Once upon a time the astronomer equivalent of a shade tree mechanic built a little hut in his back yard, put a bubble roof on it, and installed his home made 12″ diameter telescope in it. Into this private domain he would retreat at unusual and bizarre times of the night, usually in winter when the freezing temperatures gave him moisture-free air and hypothermia. From this he would produce bits of astronomic knowledge and share with other like-minded and warped individuals, and sometimes have a significant impact on the professional community or the world.
Today’s shade tree astronomer has moved from the frigid wastes of the winter backyard to the comfort and coziness of his den, office or next to the fireplace where he can search the records produced by the Sloan Digital Sky Survey at his convenience. From this staggeringly immense repository of information about the cosmos anyone can make discoveries that could shake the foundations of astronomic academia.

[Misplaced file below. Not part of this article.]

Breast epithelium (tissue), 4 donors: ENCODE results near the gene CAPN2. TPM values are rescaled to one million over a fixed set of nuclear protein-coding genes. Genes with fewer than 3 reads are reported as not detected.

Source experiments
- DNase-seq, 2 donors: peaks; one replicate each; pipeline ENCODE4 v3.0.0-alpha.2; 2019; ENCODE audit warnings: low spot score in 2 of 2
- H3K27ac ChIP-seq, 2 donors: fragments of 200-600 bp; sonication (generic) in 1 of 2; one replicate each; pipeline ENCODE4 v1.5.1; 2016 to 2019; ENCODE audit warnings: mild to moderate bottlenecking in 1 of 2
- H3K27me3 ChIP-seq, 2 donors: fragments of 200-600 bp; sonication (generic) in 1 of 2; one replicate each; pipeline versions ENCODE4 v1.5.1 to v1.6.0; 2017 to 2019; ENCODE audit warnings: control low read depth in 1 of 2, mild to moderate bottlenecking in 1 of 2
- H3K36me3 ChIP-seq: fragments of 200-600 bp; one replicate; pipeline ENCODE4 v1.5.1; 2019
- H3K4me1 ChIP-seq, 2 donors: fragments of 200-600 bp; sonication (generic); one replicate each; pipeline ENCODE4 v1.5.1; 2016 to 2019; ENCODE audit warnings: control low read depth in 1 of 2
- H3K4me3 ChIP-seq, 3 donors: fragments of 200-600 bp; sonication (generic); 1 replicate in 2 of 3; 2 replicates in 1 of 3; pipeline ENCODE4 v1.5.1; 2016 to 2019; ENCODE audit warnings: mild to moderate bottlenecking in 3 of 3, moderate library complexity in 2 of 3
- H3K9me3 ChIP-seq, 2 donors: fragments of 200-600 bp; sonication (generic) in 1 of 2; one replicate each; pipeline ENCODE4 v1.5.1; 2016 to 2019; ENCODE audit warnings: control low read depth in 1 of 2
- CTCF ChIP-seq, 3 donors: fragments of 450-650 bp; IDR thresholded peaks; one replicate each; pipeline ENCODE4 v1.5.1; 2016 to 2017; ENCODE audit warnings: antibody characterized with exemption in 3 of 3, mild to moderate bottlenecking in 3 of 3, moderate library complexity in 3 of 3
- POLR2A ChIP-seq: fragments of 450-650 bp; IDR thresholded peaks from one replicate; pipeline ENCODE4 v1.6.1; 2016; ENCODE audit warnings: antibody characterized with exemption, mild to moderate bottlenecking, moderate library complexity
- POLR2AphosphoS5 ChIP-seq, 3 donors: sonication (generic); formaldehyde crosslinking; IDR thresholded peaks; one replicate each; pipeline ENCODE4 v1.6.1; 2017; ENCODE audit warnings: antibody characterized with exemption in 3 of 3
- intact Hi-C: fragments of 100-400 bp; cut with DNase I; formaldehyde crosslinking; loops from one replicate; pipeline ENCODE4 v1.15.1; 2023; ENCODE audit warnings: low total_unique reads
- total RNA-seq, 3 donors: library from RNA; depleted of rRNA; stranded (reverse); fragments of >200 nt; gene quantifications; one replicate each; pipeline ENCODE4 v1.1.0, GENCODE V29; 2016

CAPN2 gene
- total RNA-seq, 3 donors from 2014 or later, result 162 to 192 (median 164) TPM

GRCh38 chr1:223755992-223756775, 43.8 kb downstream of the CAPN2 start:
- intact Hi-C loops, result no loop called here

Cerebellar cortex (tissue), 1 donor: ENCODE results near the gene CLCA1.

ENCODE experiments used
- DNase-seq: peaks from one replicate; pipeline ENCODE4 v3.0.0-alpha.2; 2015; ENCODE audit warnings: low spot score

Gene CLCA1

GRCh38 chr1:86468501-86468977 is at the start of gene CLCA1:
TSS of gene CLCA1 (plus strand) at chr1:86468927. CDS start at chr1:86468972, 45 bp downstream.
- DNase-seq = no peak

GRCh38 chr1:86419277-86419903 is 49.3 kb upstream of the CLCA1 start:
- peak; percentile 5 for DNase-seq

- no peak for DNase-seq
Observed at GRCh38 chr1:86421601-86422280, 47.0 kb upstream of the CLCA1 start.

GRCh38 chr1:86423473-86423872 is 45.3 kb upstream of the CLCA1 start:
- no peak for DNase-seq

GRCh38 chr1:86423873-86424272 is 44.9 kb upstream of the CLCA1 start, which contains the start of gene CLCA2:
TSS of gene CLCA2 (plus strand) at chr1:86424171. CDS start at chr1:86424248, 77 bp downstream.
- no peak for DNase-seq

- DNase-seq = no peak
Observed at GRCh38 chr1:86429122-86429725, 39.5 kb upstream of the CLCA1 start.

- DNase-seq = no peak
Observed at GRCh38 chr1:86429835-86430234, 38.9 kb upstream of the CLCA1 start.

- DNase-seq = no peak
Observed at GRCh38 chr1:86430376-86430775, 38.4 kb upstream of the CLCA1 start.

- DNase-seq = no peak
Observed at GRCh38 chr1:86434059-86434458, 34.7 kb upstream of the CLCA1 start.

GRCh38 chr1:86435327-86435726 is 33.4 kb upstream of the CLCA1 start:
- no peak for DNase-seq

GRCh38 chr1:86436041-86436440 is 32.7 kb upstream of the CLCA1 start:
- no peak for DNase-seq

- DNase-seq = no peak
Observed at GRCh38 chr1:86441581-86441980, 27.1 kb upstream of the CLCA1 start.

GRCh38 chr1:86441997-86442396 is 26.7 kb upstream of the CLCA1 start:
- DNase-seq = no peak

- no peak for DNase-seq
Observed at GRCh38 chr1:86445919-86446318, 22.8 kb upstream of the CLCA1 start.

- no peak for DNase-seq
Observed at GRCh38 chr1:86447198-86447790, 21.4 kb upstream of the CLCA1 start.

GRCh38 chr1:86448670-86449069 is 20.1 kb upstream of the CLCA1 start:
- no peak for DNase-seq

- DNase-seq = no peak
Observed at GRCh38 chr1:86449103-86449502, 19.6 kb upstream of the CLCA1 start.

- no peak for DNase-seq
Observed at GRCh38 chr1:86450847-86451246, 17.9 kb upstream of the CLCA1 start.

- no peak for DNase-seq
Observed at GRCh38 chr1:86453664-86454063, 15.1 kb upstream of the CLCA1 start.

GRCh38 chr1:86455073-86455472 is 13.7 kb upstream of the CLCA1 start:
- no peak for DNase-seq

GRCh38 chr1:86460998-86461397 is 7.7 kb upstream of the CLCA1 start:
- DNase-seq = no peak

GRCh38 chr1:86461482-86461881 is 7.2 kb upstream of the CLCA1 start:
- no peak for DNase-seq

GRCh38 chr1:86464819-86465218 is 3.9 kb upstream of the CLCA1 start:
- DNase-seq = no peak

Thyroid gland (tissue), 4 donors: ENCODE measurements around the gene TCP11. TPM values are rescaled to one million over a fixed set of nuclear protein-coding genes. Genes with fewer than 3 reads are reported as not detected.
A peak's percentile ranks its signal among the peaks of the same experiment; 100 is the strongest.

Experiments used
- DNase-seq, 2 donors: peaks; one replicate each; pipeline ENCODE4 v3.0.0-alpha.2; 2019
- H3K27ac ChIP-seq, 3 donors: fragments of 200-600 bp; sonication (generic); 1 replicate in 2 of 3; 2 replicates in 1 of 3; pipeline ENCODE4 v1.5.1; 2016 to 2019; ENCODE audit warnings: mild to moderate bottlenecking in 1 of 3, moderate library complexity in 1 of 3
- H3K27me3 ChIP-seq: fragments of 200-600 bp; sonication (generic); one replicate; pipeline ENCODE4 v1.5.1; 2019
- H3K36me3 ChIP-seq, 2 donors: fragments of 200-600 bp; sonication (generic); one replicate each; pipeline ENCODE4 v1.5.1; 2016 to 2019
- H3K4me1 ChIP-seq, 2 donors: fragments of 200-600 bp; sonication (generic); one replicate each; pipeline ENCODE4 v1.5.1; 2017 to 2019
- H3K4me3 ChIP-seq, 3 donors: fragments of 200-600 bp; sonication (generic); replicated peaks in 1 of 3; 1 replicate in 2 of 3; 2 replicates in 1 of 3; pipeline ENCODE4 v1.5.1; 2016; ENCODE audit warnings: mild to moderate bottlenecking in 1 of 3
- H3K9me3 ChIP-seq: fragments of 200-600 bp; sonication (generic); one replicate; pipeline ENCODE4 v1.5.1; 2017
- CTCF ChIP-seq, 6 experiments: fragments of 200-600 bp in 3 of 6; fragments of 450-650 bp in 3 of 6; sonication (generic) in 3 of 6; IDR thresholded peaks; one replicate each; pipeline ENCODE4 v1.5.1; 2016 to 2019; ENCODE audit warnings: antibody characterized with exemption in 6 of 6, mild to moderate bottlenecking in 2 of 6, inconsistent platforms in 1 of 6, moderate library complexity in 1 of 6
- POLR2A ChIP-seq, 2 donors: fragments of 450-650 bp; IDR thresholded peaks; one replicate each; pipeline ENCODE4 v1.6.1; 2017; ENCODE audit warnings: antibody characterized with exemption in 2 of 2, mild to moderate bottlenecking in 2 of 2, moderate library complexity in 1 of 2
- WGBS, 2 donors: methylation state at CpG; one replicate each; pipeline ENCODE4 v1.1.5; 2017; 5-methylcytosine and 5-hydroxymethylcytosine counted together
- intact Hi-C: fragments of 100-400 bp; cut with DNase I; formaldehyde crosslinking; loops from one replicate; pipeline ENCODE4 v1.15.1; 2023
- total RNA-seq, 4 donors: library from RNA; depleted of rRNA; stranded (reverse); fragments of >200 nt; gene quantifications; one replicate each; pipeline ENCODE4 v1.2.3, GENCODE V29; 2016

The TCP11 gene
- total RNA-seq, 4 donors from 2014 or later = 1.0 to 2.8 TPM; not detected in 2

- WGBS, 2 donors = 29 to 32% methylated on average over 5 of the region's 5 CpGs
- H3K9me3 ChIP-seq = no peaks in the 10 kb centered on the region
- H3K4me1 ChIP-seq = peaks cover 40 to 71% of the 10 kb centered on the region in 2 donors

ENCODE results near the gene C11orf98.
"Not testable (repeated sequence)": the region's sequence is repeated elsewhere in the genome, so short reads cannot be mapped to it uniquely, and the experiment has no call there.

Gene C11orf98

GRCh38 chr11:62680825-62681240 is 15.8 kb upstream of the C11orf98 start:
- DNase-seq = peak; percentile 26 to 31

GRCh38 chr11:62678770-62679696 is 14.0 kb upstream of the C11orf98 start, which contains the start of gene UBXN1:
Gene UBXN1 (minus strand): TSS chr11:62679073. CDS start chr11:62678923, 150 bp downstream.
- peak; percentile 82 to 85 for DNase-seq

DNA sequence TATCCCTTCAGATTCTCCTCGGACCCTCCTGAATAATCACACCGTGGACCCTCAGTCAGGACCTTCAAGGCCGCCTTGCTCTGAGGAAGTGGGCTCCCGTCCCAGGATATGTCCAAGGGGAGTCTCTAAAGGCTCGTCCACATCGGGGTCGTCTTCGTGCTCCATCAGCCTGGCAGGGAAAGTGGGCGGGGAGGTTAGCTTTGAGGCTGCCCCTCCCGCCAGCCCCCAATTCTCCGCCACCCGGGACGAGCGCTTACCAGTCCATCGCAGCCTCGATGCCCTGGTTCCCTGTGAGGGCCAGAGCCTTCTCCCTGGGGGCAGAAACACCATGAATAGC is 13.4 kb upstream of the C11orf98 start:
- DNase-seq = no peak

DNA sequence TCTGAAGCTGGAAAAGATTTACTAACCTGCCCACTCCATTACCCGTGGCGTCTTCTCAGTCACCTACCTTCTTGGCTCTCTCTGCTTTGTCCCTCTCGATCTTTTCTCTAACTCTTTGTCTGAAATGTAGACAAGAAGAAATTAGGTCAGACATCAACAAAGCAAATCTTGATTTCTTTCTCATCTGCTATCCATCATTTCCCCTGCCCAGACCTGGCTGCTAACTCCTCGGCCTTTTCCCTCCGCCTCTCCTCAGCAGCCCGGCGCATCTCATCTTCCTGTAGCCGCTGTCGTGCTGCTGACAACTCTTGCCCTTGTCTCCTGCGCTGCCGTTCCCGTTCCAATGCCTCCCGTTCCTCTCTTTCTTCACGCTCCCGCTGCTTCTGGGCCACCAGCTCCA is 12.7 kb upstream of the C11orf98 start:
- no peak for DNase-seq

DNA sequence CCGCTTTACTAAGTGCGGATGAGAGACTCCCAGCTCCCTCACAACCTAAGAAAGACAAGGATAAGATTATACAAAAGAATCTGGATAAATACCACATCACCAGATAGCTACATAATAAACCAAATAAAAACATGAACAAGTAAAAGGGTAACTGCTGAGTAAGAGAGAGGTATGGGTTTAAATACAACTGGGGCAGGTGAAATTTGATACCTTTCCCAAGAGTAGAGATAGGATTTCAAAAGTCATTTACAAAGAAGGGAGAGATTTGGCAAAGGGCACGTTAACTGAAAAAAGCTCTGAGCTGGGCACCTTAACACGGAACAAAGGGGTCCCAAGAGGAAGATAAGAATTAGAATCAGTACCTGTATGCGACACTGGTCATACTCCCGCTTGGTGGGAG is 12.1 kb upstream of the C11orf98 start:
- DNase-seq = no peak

And, interestingly enough, one does not need to be a professional astronomer to do so. One simply needs a computer. With this simple device one can tap into the SDSS using the easy-to-use interface and voila, one is chugging happily away with reams and reams on cosmic data!
This article in Universe Today provides more information and links so you, too, can become a shade tree astronomer.